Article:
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Thread: Need recommendation for White Oak milling

  1. #1
    Join Date
    Aug 2013
    Location
    Hatfield, AR
    Posts
    1,008

    Need recommendation for White Oak milling

    The only thing I know about milling is type of cuts. When it comes to the actual process I've only seen videos. My next door neighbor has a mill similar to a Wood Mizer (it may be one but I haven't seen it up close.)

    My Grandfather-in-law (when he was 89!) fell this white oak about 3 years ago for me and I'm just now getting to it.

    IMG_8547.jpg IMG_8548.jpg IMG_8549.jpg

    There are 5 more logs I can harvest that are the top pieces to these. I cut them at 80" so I could close the tail gate. I'm assuming flat/plain sawn is the best for logs of this size? How thick should I mill them? I can resaw in the shop if I need thinner stock. Since they've been on the ground for 3-4years, how long do you recommend drying them? This is a good reason to buy a hydrometer.

    Thanks for advice and let me know if you need more info.
    -Lud

  2. #2
    Join Date
    Feb 2008
    Location
    E TN, near Knoxville
    Posts
    4,268
    Quote Originally Posted by Justin Ludwig View Post
    ... I'm assuming flat/plain sawn is the best for logs of this size? How thick should I mill them? I can resaw in the shop if I need thinner stock. Since they've been on the ground for 3-4years, how long do you recommend drying them?
    I'm a hobbyist and certainly no expert but I've cut white oak on my WoodMizer. The thickness you mill depends on what you want to use it for. I tend to cut a lot of 1" boards, random widths, for use around the farm - barn siding, perlins, and such. I don't usually make furniture but I do find white oak great for making a variety of things. I sometimes cut 3" thick or more for outdoor steps and benches. I usually try to make some thick pieces for woodturning stock. I find 2" slabs of most species useful - they can be ripped after drying into 8/4 boards, resawn, good for turning stock like platters, small bowls, 2x2 squares, etc.

    White oak, especially plainsawn, can warp so I'd sticker well with plenty of weight on top. Logs on the ground don't really dry much in a few years so air drying time might be the same as freshly cut. Thinner boards, of course, will dry quicker but a bit oversized will help get the desired final thickness if you have flatten warped boards.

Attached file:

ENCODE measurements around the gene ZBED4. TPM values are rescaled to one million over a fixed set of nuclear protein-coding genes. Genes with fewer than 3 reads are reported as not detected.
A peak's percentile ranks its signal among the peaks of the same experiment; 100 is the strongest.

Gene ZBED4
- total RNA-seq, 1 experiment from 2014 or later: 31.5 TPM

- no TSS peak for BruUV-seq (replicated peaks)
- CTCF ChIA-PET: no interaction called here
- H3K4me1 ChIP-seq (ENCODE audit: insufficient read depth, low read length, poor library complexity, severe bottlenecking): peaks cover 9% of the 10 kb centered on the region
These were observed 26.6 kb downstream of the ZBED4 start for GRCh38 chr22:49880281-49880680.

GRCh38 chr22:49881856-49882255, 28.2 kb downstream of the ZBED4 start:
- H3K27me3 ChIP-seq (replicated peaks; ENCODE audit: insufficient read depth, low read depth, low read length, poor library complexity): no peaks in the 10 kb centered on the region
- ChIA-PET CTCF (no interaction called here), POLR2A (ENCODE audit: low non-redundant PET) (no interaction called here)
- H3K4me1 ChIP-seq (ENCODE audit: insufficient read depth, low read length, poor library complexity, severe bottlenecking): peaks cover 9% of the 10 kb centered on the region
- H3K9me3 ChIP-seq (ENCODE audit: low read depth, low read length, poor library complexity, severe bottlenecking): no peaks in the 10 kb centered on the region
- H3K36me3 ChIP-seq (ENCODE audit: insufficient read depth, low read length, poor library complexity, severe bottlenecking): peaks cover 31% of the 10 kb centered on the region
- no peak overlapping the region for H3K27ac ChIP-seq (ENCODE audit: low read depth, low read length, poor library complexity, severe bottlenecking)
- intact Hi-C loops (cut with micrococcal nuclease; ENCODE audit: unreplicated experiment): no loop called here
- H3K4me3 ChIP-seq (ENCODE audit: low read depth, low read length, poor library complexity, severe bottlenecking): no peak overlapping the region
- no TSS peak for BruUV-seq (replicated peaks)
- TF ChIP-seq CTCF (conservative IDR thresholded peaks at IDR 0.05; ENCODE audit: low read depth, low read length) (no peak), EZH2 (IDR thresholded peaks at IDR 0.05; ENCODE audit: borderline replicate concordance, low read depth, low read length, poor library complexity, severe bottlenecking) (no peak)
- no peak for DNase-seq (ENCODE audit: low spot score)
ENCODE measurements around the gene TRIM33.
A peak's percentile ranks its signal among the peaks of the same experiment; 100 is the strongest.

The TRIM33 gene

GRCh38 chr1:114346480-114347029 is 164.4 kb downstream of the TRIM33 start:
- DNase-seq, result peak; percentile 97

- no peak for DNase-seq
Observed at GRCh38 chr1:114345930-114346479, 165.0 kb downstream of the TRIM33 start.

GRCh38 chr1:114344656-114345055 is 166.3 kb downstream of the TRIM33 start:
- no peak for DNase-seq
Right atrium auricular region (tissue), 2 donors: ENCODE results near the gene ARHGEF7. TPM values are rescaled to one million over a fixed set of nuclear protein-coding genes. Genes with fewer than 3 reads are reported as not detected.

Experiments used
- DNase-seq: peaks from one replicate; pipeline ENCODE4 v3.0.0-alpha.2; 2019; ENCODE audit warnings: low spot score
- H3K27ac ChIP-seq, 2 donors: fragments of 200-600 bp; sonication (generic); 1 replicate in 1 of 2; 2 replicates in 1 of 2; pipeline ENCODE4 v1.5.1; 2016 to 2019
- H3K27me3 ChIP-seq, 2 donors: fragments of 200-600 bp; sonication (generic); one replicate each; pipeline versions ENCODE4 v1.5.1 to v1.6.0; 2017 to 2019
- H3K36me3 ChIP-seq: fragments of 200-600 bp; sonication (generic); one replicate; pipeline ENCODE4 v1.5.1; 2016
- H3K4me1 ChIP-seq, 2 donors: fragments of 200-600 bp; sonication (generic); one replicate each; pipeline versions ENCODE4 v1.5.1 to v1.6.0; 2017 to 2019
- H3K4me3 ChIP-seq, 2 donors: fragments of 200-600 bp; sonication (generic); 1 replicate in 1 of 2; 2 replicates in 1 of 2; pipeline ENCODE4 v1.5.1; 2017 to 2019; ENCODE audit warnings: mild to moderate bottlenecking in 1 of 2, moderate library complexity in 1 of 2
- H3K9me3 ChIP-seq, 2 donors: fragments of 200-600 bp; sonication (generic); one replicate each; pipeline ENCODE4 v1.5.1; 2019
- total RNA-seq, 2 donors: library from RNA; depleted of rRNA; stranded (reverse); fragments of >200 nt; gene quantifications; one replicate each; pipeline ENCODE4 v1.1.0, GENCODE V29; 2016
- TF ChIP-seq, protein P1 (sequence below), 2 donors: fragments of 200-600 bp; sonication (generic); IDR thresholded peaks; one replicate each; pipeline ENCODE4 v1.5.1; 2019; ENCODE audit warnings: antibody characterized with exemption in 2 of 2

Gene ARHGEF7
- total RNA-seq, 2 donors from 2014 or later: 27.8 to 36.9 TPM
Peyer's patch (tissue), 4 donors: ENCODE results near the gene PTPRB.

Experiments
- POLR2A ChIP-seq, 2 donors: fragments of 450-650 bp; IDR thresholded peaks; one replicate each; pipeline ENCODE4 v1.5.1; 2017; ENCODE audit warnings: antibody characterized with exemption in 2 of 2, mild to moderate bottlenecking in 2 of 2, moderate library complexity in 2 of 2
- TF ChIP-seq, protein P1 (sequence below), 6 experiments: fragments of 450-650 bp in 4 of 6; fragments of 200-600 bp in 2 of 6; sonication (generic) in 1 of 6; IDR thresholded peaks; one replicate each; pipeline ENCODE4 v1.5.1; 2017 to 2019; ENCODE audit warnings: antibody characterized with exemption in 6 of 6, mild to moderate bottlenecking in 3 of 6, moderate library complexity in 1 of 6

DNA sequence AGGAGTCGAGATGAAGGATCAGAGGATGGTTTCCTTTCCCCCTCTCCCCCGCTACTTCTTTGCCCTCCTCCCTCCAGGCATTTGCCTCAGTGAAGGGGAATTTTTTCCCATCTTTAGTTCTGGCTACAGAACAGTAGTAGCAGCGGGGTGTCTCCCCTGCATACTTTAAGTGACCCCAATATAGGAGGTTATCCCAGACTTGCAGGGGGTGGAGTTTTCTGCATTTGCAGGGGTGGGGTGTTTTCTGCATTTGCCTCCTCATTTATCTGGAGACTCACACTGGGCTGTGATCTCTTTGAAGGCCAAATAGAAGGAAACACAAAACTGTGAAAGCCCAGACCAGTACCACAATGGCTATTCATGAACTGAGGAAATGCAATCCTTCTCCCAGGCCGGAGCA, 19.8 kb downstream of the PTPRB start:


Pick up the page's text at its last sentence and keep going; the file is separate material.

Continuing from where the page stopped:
It's not too much more effort to get some nice quartersawn pieces, at least out of a few logs.

    Even though it's not summer I would seal the ends of the logs to help minimize end splits and checking.

    JKJ

  3. #3
    Join Date
    Oct 2007
    Location
    New Hill, NC
    Posts
    2,094
    Justin, if any of the logs have a small end larger than 20" they would be a good candidate for quartersawing.

    If not, then flat saw them. I would suggest a mix of 20% milled for 8/4 (2-1/4" green when flatsawn), 20% as 6/4 (1-3/4" green), 30% as 5/4 (1-7/16" green) and the remainder as 4/4 (1-1/8" green).

    Wood dries very poorly in log form, so if you mill them now the 4/4 and 5/4 will be to 15% MC around next fall, and the 6/4 and 8/4 the following summer.

    End sealing is only effective if it is applied within 3 days of the end cut. If you want to apply end sealer now, then trim an inch or two off of the end of the log (until the cookies stay intact) and apply Anchorseal classic.

  4. #4
    With oak I say go quartersawn or go home. You're doing this for fun, so make the best wood you can get out of your logs.

    You can get a few extra quartersawn pieces and a bunch more riftsawn without _that_ much effort.

  5. #5
    Yes, too small for quartersawing. Just saw for the best grade. The sapwood may be punky, but the heartwood will be solid. Expect to see some insect damage like small black ambrosia beetle holes and flathead borers. Sticker the boards every 16" and air dry as normal under cover with good air flow.

  6. #6
    Join Date
    Aug 2013
    Location
    Hatfield, AR
    Posts
    1,008
    Thanks for the advice everyone. I'll get them cut up and sealed. I have multiple places I can store them for drying.
    -Lud

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